• Next, add a loop to read in the phrases from phrases.txt and store them one-by-one as the phrase variable.
  • Why do you want to use getline here rather than fin?
  • Inside your while loop, we want to add a for loop to iterate through our line variable character by character.
  • Hint: You will need to use a for loop, the string length function and string indexing here.
  • Now, inside this for loop, we will add a series of if-else if and else statements.

if (phrase[i] == ' ') {

    //do nothing as we wish to remove blank space

} else if(phrase[i] == 'a' || phrase[i] == 'A') { //convert to @ symbol

    cout << "@";

}

//you fill in the missing else ifs here

else { //all other letters leave alone

    cout << phrase[i];

}

  • Add in the missing else ifs and then run your program to test it.
  • Note that you will need to add a cout << endl at bottom of your while loop to put each password on a new line.
  • Finally, replace any couts with fouts.
  • Make sure you close your input and output streams at the end of the program.
  • Where should you add an additional fout statement to print "The passwords are:" at the top of the output file?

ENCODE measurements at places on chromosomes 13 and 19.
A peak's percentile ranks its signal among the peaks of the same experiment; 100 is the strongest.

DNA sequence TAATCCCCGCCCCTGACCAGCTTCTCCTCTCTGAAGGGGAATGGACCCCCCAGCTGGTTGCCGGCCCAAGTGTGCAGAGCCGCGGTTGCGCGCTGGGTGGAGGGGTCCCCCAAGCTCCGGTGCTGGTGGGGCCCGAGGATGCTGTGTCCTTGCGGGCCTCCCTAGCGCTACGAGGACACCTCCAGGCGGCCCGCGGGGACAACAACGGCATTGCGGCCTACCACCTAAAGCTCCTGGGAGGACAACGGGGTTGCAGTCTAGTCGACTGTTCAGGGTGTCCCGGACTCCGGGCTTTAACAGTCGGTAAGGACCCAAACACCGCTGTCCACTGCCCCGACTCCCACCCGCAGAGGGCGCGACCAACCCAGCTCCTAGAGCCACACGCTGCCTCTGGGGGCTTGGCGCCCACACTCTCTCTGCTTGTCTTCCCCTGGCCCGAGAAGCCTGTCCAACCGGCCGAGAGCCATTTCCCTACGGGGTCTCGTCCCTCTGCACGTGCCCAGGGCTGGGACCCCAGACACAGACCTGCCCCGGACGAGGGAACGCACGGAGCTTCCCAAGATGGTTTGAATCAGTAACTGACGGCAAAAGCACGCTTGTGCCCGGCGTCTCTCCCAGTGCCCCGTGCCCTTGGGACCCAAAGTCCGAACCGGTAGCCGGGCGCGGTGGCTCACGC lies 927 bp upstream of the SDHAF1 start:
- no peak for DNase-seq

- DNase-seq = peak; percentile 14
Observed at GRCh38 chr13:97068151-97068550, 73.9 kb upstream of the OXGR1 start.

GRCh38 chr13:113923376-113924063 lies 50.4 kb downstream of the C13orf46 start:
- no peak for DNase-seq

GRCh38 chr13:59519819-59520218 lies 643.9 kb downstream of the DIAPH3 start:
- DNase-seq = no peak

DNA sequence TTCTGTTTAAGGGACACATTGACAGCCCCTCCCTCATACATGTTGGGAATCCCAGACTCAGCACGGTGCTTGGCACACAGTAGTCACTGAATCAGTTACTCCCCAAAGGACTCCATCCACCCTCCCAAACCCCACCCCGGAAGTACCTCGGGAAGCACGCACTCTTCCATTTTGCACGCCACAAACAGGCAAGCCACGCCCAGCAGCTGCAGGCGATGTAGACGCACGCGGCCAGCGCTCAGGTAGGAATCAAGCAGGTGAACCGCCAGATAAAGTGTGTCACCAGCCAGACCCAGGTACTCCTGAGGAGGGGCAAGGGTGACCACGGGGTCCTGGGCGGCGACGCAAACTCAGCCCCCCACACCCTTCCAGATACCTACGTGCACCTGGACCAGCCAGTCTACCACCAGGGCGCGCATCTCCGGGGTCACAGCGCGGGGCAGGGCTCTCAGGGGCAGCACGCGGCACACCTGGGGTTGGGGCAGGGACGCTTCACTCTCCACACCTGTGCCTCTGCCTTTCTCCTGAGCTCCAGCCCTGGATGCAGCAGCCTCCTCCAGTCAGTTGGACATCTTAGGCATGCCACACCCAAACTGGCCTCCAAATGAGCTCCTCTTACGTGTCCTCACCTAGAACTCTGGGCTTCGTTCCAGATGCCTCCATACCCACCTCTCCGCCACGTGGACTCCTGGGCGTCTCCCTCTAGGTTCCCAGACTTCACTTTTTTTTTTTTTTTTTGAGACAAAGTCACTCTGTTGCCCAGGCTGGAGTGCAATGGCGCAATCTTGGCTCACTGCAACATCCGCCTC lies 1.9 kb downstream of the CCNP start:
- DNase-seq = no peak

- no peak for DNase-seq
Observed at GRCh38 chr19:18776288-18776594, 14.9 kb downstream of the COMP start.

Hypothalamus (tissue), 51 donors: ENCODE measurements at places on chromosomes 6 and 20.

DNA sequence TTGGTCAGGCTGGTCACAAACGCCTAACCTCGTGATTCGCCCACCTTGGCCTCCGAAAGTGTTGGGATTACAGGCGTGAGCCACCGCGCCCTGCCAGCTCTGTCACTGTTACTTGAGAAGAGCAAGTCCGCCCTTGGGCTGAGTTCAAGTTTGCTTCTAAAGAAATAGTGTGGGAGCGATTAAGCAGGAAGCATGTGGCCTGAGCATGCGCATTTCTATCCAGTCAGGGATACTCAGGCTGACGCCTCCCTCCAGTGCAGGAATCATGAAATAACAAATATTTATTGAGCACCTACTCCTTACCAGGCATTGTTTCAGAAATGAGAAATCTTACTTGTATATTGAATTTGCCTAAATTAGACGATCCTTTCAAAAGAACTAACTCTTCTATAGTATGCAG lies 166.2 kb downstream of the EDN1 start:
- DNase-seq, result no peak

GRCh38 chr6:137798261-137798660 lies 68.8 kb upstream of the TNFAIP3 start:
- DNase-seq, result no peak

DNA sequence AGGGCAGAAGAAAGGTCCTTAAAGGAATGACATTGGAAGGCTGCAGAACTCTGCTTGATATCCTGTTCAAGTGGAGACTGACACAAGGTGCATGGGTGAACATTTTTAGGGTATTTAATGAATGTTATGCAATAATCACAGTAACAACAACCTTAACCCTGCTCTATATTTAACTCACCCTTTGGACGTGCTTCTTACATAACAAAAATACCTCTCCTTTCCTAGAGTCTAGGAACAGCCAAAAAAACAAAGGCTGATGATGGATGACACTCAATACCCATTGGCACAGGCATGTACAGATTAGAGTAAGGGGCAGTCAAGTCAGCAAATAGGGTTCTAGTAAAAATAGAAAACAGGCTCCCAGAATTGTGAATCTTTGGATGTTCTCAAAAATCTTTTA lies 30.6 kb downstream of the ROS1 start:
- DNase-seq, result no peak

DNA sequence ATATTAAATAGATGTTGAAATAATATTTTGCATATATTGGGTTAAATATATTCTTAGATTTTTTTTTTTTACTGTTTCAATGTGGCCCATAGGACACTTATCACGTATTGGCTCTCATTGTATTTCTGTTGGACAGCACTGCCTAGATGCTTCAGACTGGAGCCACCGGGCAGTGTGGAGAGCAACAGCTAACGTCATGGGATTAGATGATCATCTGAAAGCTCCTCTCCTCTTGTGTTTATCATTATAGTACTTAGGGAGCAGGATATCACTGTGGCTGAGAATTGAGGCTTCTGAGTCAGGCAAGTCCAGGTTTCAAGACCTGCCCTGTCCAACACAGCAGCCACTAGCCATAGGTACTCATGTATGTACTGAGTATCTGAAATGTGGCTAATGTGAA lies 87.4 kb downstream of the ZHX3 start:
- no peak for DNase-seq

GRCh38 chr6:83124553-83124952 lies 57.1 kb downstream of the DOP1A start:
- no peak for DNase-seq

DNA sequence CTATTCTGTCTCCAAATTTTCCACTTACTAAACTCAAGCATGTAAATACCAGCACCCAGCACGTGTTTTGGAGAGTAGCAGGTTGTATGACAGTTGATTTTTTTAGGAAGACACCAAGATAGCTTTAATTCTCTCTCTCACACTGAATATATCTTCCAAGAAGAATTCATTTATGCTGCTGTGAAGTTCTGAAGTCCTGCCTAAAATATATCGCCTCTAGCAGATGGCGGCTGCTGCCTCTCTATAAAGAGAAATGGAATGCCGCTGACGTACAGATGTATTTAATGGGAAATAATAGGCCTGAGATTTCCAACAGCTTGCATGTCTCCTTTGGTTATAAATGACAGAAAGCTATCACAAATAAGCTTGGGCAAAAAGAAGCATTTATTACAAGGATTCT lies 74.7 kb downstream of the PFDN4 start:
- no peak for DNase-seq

• Submit password.cpp to Catalyst when you are finished.


When you are finished, your passwords.txt file should contain the following:



Assignment 19.2 Function Worksheet (10 pts)
  • Copy and paste the starter code into a new file called funFunctions.cpp
  • Write the required functions as described by the prototypes and comments.
  • The functions should be written below main.
  • Then, run the code when you are finished to see if you wrote the functions correctly.
  • Check the test results and make any alterations to your functions as necessary.
  • When all of the tests pass, upload your code to Catalyst.

/**
 *
 * CIS 22A
 */

#include <iostream>
using namespace std;

int sumDouble(int a, int b);
//Given two int values, return their sum.
//Unless the two values are the same, then return double their sum.
//sumDouble(1, 2) → 3